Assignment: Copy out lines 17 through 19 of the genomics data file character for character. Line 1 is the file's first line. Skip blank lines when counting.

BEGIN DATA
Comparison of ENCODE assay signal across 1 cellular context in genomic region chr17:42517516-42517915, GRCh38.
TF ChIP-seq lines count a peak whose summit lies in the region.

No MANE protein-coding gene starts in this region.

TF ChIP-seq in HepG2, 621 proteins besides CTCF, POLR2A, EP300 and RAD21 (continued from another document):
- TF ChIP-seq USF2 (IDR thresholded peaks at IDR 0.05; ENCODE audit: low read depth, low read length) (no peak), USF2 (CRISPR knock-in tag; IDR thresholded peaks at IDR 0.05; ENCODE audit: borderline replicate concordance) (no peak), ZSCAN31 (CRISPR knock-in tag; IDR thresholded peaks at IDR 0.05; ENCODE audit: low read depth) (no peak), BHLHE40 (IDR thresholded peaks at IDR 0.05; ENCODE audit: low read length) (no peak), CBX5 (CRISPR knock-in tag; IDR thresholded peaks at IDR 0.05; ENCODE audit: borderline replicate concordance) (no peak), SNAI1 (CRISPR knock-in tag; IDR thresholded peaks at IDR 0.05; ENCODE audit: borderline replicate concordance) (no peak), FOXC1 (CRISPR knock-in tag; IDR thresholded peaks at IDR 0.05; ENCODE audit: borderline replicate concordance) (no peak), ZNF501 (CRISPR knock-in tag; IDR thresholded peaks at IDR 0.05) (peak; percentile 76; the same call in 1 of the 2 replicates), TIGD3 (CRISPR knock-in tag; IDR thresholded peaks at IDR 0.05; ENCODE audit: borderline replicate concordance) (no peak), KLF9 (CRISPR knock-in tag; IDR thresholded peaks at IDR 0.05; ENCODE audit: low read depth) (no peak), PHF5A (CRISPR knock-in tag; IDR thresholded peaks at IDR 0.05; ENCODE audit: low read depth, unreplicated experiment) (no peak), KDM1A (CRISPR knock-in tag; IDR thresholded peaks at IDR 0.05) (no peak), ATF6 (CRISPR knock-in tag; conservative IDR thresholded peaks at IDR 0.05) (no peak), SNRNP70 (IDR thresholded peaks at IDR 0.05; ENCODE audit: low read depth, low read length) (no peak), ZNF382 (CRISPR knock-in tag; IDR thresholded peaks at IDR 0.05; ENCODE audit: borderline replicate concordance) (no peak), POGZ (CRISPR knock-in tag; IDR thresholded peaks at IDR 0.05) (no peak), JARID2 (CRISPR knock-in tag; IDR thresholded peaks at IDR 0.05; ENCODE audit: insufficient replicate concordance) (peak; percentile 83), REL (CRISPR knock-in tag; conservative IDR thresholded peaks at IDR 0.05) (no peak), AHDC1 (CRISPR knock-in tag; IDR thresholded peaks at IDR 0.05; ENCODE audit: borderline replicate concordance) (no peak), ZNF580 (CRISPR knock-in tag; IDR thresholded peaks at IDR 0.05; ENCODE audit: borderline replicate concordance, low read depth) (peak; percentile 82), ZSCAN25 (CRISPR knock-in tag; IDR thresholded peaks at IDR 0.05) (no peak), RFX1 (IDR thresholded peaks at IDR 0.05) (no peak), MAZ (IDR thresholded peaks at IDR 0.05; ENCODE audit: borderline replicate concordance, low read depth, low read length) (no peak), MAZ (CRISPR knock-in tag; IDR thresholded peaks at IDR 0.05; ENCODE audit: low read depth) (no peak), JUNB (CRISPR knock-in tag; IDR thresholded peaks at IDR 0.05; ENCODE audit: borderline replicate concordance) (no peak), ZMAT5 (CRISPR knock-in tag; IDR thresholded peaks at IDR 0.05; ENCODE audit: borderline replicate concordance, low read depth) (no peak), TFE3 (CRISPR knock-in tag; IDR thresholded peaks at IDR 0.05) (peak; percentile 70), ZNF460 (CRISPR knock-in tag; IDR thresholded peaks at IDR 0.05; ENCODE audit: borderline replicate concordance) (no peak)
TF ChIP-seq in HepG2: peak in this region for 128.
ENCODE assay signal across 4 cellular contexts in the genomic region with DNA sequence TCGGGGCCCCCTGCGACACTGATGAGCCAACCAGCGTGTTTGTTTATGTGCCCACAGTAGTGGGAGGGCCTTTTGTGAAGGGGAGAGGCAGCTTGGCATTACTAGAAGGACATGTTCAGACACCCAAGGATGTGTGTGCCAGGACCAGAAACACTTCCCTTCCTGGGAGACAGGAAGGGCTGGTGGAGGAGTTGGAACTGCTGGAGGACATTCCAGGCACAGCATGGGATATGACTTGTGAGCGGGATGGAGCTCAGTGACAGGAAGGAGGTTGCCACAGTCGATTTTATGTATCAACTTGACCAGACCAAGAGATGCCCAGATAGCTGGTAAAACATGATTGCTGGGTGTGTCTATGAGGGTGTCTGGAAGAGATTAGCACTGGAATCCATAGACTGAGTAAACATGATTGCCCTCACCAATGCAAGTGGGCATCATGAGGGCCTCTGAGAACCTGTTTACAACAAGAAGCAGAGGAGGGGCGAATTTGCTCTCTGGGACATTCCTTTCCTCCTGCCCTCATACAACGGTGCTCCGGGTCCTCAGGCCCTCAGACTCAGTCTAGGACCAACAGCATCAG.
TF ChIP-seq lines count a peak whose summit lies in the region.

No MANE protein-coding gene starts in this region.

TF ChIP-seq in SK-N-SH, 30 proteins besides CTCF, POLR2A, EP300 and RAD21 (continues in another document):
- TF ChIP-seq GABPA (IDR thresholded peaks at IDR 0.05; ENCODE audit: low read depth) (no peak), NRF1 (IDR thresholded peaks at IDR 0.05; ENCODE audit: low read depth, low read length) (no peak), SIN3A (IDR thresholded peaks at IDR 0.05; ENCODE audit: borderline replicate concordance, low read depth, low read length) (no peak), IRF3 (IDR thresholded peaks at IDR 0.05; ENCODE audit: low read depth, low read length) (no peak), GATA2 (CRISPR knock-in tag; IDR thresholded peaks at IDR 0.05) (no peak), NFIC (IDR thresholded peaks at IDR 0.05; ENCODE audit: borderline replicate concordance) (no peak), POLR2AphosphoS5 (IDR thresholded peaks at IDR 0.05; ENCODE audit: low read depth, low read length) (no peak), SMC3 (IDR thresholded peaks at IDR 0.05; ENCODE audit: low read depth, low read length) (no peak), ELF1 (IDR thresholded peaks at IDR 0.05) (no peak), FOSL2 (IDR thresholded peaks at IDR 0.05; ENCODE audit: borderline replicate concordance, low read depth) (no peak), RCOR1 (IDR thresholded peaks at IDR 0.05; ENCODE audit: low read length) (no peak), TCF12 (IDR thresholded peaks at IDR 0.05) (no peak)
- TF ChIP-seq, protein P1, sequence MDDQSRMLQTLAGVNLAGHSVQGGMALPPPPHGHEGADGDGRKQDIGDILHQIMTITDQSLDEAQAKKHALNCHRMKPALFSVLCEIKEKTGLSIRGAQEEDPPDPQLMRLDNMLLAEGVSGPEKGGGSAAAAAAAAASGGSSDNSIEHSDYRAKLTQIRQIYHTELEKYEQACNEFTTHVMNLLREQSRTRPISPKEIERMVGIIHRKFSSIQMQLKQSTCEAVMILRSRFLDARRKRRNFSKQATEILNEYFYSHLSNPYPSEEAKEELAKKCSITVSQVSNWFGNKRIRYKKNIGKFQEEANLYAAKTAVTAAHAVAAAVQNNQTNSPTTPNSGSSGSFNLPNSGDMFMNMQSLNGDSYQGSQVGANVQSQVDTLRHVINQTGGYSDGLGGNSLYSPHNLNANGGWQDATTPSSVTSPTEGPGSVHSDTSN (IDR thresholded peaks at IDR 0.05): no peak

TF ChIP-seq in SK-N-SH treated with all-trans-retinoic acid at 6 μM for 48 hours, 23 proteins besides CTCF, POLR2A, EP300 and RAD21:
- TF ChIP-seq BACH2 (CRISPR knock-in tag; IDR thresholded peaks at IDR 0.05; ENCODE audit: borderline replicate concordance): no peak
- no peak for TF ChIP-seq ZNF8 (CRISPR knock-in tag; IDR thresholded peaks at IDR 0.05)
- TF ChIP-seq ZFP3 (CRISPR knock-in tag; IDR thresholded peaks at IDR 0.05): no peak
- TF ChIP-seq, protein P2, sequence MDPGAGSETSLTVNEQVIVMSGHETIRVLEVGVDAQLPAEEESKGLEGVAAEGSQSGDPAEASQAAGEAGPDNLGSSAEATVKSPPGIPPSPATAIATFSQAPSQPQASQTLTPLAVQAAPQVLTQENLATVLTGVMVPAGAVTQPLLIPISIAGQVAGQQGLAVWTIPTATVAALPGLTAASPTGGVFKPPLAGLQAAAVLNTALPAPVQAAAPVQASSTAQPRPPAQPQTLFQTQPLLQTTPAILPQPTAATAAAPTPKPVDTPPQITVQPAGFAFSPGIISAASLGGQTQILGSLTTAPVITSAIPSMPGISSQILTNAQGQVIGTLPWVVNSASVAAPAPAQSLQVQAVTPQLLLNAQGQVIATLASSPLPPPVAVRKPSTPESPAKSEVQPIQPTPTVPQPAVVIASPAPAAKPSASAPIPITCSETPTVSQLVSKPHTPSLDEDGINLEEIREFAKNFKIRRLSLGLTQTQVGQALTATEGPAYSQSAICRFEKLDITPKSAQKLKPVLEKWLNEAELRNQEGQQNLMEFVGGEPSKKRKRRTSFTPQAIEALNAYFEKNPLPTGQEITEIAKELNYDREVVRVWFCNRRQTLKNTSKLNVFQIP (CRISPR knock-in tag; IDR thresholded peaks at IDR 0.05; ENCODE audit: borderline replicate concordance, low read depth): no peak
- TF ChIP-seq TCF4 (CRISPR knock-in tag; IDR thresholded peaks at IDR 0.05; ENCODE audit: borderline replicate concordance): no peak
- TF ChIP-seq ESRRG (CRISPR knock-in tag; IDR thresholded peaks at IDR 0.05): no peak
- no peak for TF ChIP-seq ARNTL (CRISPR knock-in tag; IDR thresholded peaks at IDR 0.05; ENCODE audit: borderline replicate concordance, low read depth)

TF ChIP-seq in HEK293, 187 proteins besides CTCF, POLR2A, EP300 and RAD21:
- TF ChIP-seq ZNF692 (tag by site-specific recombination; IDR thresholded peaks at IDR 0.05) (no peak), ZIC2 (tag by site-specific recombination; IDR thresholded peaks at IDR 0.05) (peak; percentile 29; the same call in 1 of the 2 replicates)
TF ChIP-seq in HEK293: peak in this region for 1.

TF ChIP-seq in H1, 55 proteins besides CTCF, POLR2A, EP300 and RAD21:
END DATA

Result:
- TF ChIP-seq, protein P2, sequence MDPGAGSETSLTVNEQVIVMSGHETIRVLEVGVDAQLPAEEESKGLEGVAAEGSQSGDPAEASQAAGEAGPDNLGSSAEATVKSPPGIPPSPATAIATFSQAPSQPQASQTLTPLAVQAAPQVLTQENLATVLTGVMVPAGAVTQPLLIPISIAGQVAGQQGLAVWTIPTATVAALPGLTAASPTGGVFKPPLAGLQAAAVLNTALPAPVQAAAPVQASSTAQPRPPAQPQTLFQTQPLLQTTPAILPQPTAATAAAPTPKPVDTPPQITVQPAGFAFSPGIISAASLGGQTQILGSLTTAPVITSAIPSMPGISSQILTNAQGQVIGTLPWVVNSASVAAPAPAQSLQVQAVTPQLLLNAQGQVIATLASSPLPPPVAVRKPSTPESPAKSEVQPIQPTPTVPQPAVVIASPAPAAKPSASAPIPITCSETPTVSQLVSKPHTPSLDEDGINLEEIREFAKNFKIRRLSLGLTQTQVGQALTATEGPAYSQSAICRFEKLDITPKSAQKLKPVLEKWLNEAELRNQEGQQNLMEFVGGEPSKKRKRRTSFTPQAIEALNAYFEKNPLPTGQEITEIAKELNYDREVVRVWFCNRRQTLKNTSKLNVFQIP (CRISPR knock-in tag; IDR thresholded peaks at IDR 0.05; ENCODE audit: borderline replicate concordance, low read depth): no peak
- TF ChIP-seq TCF4 (CRISPR knock-in tag; IDR thresholded peaks at IDR 0.05; ENCODE audit: borderline replicate concordance): no peak
- TF ChIP-seq ESRRG (CRISPR knock-in tag; IDR thresholded peaks at IDR 0.05): no peak